Ironing and Obsessive-Compulsive Disorder

vintage-care-instructions-from-a-vintage-bookIt’s terrible how things from your youth manage to creep up on you as you are older.  Ironing, for instance.  After all the mountains of ironing I did as a kid, I swore when I got grown I’d never iron.  Then the miracle of permanent press and dryers came along.  Voila!  For forty years, I wore clothes hung up straight from the dryer.  Those items that required a bit of pressing were hung in the closet and passed over time after time till I just had to wear them, like to a funeral, wedding, or special event.  A dress or blouse might spend five years in the dark only to be discarded when I tired of reaching over it.  I had no problem wearing polyester or blends if they spared me ironing.  Of course, as a nurse, I wore non-descript scrubs, so work clothes weren’t an issue.

Then when I hit my mid-fifties, something terrible happened.  I became obsessed with cotton.  I only wanted cotton shirts and jeans.  Worse yet, I craved the crisp, starched creases of my youth.  It was awful.  I found myself starching and ironing jeans and cotton shirts.  I even got a few cotton dresses, and yes, I put in time ironing every week.  I couldn’t stand to see them sitting in the laundry basket.  I went to work as I took them out of the dryer.  Worse yet, I felt compelled to iron Bud’s jeans and shirts.  Jeans that have never before seen an iron.  I even bought him cotton button-up shirts.

As time went on, my disease progressed further.  Now, I feel compelled to iron in repetitions of five, or until I complete the pile.  As soon as I take items out of the dryer, I fold a stack of five and hang the rest up.  Though my back aches before I finish the third piece, I know I have to do five, so I alternate easy and demanding items.  Example, a long sleeved shirt with collar and pocket flaps is about as much work as a pair of jeans, so I can’t do them in succession.  I start with jeans and follow with a simple sleeveless, pocketless shirt.  The problem comes in if the items don’t line up right.  If the laundry wasn’t organized properly, I could have three pair of jeans and two complicated shirts that have to be done.  This is brutal, since the rule requires five pieces completed.  Another dilemma to face if eleven pieces are in the ironing pile.  I HAVE to do cycles of five, but I am not supposed to leave ironing for another day.  That means I have to iron five pieces the first go round, but knowing I will have one left over complicates things.  This means I have to come up with a plan.  I can substitute to simple pieces for one difficult piece and it only counts as six.  For example.  I could do two jeans, two long-sleeved shirts with pocket-flaps and two simple shirts or a simple shirt and pair of shorts.  Those six would round off to about five, however, the adjustment must be made with first session or I won’t have room to correct a possible miscalculation.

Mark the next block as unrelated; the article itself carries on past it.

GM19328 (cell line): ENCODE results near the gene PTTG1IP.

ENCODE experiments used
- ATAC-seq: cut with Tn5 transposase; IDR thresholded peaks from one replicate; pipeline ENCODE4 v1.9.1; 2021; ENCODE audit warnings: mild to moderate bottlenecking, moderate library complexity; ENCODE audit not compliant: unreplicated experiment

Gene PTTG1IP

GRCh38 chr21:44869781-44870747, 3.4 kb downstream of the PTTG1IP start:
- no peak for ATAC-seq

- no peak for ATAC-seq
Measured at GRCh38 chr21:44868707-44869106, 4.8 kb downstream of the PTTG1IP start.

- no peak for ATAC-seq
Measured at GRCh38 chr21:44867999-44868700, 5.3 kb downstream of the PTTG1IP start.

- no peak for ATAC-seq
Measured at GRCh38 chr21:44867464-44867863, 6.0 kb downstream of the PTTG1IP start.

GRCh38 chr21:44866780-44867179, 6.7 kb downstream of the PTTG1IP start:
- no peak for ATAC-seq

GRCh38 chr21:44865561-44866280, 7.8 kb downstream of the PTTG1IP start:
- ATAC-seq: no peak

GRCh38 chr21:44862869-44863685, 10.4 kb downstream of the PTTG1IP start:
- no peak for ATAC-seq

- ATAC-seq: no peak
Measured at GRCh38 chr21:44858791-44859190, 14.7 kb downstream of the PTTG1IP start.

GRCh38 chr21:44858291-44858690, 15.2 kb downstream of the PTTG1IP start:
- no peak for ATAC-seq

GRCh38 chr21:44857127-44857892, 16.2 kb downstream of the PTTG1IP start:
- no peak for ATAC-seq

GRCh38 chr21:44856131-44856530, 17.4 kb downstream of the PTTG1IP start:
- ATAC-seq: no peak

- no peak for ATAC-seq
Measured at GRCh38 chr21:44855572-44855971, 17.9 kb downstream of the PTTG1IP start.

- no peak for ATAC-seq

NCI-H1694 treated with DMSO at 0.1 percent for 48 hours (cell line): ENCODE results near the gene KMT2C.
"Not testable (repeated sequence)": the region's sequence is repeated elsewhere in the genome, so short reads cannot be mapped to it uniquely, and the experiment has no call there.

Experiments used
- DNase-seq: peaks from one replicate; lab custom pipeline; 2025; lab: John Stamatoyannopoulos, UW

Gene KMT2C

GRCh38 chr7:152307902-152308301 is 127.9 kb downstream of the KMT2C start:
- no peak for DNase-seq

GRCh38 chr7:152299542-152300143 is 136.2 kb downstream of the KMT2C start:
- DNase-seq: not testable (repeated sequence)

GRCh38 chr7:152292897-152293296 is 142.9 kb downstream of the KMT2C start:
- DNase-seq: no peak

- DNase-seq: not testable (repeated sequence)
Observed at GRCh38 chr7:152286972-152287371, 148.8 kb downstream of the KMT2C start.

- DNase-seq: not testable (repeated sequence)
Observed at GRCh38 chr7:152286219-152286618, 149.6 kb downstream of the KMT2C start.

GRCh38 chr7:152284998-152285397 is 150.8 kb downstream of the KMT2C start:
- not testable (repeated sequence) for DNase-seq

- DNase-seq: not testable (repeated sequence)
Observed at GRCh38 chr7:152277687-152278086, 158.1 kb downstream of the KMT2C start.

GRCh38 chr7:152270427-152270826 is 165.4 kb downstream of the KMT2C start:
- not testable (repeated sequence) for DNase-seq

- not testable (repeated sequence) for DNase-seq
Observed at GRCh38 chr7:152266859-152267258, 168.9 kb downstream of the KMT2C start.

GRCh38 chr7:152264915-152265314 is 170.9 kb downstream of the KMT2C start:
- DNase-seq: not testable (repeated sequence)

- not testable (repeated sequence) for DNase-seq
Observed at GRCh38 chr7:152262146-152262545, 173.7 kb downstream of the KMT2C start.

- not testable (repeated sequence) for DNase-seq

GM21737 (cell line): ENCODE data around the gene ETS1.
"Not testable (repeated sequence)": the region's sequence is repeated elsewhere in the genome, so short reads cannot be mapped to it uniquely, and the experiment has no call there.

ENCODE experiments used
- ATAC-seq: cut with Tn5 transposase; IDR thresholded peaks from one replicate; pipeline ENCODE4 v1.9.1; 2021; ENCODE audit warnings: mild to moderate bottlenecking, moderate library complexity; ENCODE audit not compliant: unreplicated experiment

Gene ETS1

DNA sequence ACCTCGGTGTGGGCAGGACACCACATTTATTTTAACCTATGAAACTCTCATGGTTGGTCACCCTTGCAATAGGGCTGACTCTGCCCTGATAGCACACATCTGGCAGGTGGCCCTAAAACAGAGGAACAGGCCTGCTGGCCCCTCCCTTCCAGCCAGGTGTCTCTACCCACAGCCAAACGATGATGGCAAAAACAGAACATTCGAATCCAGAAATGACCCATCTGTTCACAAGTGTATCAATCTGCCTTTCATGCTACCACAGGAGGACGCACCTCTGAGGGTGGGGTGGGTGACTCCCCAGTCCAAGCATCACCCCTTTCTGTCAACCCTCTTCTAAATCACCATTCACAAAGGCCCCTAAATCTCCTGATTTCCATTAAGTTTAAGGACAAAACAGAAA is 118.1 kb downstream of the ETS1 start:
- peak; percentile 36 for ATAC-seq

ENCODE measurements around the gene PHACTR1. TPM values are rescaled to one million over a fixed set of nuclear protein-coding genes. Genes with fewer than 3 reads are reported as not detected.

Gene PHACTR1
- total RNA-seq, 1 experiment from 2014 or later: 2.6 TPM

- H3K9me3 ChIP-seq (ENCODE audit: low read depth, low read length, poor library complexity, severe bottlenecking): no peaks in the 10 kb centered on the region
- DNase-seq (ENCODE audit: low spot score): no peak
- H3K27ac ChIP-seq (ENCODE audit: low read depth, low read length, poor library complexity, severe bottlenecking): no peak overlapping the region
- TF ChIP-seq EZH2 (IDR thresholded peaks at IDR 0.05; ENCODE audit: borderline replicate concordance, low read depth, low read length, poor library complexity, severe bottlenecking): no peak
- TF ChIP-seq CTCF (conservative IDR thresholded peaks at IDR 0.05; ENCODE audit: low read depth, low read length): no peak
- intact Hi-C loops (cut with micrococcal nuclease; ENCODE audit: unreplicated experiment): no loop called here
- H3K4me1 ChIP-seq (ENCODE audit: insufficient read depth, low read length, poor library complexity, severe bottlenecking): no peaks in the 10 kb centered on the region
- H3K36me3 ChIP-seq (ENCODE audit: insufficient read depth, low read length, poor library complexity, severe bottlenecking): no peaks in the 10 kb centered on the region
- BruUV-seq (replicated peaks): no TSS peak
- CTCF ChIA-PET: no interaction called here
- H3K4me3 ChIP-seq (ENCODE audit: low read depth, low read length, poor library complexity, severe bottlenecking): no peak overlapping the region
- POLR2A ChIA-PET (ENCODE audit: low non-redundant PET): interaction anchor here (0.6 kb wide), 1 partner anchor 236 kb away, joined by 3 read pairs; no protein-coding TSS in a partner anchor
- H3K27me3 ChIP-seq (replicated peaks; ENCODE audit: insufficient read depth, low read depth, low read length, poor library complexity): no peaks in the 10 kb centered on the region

Ironing Exchanges:

Long-sleeved shirt with cuffs and pocket flaps                                                       1

Long-sleeved shirt with cuffs, pocket flaps, and air vent in back                         1.5

Jeans                                                                                                                                1

Pants with cuffs, thigh pockets with or without flaps and back pocket flaps     1.5

Simple short sleeve or sleeveless shirts with no pocket flaps                                0.5

Shorts with pocket flaps or cuffs                                                                                 1

Simple shorts                                                                                                                  0.5

Dress                                                                                                                                2  +/-  0.5 

As you see, it takes some managing to make each ironing session equal five.  I try to do difficult calculations first.  Should it be entirely too much ironing for one day, I have to leave my ironing board up as a pledge to come back the next morning.  It upsets me to not have pieces amount to five points per session.  If it looks like that might happen, I have to throw in another wash.  I hate it when that happens.

Then there is the mending, a story for another day.


Laundry in 1950s Part 3

Ironing in the 1950s was a huge chore.  As soon as breakfast was over, and the kitchen tidied, out came the ironing board.  A stack of wire hangers hung on the doorframe, waiting to be pressed into service.  Mother pulled a few pieces of balled up clothing from the pillowcase in the freezer.  Her coke bottle sprinkler was at hand just in case a piece had dried out too much.  It could be re sprinkled and balled up to go back in the freezer till it was just right.